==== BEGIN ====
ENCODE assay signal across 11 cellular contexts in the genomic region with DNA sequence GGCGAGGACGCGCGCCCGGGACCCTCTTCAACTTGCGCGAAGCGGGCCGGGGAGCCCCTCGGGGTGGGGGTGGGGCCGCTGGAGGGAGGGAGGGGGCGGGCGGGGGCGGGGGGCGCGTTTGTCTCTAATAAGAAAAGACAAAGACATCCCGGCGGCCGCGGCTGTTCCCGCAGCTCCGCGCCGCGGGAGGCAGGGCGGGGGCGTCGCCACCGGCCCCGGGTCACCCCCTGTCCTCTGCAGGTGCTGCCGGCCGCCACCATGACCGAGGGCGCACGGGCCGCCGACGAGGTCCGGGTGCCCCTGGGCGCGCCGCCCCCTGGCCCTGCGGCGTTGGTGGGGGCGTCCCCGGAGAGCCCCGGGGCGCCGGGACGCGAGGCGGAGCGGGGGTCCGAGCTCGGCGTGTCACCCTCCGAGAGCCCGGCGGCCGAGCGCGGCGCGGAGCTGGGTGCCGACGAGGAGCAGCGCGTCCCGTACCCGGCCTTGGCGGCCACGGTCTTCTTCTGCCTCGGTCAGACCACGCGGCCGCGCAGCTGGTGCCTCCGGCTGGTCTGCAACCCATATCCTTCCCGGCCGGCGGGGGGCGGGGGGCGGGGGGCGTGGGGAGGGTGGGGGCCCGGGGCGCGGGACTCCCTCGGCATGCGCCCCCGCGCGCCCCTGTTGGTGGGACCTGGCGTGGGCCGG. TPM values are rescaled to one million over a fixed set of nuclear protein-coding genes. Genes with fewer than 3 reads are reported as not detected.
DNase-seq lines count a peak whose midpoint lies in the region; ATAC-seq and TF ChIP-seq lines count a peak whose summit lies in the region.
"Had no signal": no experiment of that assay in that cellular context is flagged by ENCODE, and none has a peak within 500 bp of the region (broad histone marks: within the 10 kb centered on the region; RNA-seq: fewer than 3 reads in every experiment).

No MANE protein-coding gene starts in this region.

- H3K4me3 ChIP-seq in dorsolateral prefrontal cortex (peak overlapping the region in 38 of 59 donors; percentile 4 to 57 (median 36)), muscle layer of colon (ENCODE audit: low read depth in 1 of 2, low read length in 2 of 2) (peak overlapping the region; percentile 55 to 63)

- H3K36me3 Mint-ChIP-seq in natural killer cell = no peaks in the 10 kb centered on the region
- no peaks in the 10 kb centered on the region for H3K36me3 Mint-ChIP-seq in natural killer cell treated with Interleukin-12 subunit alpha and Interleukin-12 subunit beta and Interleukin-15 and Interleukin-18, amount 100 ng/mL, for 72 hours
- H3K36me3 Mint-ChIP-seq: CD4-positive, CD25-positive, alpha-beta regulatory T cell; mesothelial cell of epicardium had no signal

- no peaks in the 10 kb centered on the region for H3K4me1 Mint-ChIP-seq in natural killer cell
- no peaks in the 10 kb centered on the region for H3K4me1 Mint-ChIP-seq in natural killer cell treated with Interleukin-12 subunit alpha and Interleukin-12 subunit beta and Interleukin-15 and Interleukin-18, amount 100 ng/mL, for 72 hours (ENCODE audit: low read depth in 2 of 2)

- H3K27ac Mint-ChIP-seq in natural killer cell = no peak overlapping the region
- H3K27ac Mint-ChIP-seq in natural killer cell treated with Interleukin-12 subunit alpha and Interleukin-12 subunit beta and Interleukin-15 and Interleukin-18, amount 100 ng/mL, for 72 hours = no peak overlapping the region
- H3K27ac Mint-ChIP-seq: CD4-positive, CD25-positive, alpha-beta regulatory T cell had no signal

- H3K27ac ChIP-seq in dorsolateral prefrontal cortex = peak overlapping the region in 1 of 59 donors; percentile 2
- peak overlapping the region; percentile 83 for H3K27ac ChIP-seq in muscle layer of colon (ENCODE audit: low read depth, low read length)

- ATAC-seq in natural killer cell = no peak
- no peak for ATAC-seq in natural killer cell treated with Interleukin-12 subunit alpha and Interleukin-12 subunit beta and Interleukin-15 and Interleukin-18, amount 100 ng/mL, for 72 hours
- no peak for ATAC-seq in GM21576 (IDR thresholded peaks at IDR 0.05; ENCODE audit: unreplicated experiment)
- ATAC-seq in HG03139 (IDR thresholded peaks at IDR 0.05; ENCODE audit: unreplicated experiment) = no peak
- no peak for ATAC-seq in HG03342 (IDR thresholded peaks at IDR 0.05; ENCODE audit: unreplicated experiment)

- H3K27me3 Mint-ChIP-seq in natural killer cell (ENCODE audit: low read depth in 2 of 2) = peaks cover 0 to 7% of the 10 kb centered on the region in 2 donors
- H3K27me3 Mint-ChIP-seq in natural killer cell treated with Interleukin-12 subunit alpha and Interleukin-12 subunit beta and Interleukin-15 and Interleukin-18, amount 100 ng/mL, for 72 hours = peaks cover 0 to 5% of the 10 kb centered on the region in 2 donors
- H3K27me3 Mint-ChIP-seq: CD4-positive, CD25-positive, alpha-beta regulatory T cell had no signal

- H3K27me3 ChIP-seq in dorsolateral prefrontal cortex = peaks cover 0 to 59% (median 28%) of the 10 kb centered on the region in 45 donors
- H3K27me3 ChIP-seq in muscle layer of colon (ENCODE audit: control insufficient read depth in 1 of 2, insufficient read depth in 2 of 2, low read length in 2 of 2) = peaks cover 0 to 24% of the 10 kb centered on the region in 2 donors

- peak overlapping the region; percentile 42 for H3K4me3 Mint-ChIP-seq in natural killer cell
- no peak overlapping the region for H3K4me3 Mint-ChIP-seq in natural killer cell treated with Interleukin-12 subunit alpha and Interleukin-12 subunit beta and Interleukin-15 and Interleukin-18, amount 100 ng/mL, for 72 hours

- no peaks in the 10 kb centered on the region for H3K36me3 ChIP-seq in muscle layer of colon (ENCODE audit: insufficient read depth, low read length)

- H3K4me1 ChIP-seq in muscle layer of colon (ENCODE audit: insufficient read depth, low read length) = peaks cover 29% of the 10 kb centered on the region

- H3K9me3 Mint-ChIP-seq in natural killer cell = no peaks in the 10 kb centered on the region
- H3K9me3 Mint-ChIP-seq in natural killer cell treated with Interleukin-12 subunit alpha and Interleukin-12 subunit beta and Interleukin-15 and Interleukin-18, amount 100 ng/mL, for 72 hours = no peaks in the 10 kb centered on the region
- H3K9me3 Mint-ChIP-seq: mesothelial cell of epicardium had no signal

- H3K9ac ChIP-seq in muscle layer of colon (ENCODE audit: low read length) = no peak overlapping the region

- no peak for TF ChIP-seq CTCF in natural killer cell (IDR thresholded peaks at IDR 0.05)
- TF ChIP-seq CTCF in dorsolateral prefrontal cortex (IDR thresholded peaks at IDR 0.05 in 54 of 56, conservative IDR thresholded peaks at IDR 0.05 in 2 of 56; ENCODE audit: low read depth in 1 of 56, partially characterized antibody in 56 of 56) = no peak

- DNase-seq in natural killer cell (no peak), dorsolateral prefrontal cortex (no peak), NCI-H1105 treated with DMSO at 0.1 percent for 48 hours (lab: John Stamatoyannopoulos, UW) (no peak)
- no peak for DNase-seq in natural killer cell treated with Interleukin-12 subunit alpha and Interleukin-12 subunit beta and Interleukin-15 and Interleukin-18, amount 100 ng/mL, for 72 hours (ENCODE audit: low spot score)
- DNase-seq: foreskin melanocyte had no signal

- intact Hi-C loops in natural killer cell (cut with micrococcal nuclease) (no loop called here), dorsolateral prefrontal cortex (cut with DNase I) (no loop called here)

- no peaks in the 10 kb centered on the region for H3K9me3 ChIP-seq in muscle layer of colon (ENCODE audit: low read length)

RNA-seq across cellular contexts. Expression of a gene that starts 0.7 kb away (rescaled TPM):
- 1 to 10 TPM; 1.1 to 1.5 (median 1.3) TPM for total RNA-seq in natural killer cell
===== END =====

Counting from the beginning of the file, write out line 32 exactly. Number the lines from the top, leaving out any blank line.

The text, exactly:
- H3K9me3 Mint-ChIP-seq: mesothelial cell of epicardium had no signal